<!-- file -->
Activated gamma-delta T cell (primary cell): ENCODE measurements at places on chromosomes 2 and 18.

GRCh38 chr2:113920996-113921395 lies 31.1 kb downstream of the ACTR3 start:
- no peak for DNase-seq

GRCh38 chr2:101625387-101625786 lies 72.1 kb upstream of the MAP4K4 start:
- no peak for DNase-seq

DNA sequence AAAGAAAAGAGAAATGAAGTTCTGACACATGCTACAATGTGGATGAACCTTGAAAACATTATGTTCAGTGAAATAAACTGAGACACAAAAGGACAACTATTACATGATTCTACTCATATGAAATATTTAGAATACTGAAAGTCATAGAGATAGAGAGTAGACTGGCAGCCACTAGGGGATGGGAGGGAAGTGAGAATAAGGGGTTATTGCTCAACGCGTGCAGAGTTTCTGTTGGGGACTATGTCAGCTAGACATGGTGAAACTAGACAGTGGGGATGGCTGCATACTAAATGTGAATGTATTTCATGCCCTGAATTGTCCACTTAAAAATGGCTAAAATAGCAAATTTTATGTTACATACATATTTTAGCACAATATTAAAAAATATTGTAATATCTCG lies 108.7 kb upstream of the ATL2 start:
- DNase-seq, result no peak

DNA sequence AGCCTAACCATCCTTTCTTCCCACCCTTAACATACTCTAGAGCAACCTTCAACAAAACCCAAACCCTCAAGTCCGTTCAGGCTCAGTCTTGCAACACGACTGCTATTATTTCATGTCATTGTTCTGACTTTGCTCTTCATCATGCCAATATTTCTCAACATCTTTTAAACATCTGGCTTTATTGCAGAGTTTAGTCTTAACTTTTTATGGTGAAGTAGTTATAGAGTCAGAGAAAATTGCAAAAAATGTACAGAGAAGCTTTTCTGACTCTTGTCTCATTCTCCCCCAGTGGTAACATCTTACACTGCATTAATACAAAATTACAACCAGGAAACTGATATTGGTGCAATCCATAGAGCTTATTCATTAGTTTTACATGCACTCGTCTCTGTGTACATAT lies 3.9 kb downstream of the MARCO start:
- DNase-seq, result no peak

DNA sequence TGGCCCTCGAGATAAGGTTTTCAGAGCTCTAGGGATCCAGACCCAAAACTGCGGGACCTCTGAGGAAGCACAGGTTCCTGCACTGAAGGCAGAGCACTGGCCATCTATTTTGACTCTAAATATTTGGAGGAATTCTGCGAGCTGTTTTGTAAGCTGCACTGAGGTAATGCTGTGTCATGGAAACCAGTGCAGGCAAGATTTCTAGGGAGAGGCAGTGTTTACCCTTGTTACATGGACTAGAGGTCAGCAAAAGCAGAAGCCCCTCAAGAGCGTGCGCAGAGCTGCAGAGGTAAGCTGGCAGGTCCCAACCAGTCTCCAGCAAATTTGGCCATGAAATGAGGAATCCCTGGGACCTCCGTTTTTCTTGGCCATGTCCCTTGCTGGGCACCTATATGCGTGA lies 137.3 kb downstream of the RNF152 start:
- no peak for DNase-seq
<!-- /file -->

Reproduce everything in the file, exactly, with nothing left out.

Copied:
Activated gamma-delta T cell (primary cell): ENCODE measurements at places on chromosomes 2 and 18.

GRCh38 chr2:113920996-113921395 lies 31.1 kb downstream of the ACTR3 start:
- no peak for DNase-seq

GRCh38 chr2:101625387-101625786 lies 72.1 kb upstream of the MAP4K4 start:
- no peak for DNase-seq

DNA sequence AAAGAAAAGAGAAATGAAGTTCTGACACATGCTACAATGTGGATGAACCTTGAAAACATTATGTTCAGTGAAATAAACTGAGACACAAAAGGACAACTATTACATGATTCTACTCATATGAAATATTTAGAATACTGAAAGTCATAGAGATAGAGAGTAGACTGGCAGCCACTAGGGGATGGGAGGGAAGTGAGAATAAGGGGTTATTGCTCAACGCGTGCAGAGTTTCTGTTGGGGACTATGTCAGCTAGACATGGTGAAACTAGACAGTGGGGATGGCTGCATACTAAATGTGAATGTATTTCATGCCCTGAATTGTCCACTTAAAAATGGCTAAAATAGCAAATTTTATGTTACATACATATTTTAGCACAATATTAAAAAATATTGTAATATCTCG lies 108.7 kb upstream of the ATL2 start:
- DNase-seq, result no peak

DNA sequence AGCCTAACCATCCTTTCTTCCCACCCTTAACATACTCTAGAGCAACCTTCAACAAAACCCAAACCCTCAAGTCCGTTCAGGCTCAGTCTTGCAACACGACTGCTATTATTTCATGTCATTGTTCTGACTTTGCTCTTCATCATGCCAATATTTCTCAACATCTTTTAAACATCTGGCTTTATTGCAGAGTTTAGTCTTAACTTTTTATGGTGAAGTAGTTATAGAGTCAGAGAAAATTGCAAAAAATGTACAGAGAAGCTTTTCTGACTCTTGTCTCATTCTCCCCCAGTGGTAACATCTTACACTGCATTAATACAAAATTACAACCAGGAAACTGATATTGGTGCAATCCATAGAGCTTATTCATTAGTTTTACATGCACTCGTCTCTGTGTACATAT lies 3.9 kb downstream of the MARCO start:
- DNase-seq, result no peak

DNA sequence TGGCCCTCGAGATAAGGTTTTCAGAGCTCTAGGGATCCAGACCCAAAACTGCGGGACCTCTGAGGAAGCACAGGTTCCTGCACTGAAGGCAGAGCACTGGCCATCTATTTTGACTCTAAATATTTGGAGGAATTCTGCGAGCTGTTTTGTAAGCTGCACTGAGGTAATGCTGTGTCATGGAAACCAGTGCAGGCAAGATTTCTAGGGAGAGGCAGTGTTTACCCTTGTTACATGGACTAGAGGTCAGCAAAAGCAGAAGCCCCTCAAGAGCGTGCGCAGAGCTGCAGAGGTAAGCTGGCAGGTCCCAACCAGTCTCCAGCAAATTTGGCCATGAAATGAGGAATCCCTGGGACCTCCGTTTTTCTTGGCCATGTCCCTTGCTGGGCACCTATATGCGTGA lies 137.3 kb downstream of the RNF152 start:
- no peak for DNase-seq